Book Review

Book cover image
Modern Communi­cations Jamming Principles and Techniques

R. A. Poisel
Artech House, 2004, 479 pages


In his latest book, Dr. Poisel continues his in-depth description of electronic warfare applied to modern communications technologies, specifically direct-sequence spread-spectrum (DSSS) and ultrawideband communications. After a thorough and fascinating introduction to signal propagation and the principles of DSSS, jamming technologies, and signal detection, the book compares different approaches to interfering with these digital communications. These methods include old-fashioned broadband noise, partial-band noise, single- and multitone jamming, pulsed jamming, and smart jamming. These more sophisticated technologies can be a cat-and-mouse game as the senders adapt their encoding patterns to the new environment. The signals are usually BPSK- or QPSK-modulated digital signals, which are inherently more vulnerable than analog; but the processing gain afforded by the bandwidth expansion makes them very difficult to intercept and expensive to jam.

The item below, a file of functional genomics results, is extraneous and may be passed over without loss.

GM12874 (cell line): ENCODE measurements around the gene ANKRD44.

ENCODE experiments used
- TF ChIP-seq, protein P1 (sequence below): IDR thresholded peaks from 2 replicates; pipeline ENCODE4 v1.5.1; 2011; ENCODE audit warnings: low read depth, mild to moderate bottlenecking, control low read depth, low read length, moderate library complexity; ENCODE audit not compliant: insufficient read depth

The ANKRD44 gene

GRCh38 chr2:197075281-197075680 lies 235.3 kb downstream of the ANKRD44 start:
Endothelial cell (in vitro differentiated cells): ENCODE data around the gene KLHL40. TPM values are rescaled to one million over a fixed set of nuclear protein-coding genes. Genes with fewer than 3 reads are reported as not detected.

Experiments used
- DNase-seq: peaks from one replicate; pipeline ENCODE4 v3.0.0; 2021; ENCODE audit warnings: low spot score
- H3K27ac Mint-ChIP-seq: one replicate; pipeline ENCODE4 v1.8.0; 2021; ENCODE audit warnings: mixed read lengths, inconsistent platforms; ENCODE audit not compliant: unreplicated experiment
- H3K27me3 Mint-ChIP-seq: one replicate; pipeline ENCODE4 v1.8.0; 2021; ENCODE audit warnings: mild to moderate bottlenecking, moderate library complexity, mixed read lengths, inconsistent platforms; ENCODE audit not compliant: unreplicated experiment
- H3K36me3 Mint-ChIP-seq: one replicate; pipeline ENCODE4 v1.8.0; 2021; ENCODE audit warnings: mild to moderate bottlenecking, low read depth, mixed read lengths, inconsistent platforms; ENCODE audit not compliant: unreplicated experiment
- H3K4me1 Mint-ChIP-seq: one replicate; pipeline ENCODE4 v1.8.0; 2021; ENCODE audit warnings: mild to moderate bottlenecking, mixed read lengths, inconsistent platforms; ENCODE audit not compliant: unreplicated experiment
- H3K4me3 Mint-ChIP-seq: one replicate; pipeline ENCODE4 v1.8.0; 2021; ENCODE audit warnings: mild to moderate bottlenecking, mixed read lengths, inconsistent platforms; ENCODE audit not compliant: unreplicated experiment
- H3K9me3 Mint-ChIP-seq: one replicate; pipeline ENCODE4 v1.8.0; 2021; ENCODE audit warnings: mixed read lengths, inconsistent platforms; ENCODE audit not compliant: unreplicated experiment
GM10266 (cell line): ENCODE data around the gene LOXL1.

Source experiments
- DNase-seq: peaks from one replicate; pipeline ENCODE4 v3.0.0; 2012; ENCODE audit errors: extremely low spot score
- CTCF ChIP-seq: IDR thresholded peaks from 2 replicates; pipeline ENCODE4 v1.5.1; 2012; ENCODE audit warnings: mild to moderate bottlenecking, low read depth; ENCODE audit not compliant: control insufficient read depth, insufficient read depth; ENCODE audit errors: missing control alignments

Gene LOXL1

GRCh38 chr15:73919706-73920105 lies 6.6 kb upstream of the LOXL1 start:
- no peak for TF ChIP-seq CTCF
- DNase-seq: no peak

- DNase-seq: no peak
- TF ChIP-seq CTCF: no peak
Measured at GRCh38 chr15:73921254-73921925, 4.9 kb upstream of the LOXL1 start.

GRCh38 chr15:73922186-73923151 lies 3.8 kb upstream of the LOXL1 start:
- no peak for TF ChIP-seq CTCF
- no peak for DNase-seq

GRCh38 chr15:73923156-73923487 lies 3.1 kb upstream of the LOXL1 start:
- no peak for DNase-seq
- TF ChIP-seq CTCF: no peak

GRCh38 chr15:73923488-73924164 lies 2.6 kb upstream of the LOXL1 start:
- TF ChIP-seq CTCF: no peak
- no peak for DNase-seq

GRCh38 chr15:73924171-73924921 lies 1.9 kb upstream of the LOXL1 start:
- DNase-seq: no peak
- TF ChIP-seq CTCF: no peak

Ultrawideband signals are particularly resistant to interference because the signal is typically below the noise floor of the receiver, making it difficult to determine its presence. For fast frequency hopping (FFH) signals, in which the frequency is changed more than once for each bit, following the signal becomes even more difficult and the results of all the common forms of jamming are dismal indeed. This is illustrated in chapter 9 with graphs showing that narrowband noise and single-tone jamming, even at high jam/signal ratios, are almost completely ineffective against Golay-encoded FFH bitstreams.

The author also describes his simulations, which clearly show the benefits of using a forward detector (as opposed to a standoff configuration). The treatment is at a high level, with numerous graphs and big honking equations, some of which take up an entire page.

See also Introduction to Communication Electronic Warfare Systems.

Dec. 26, 2004 Back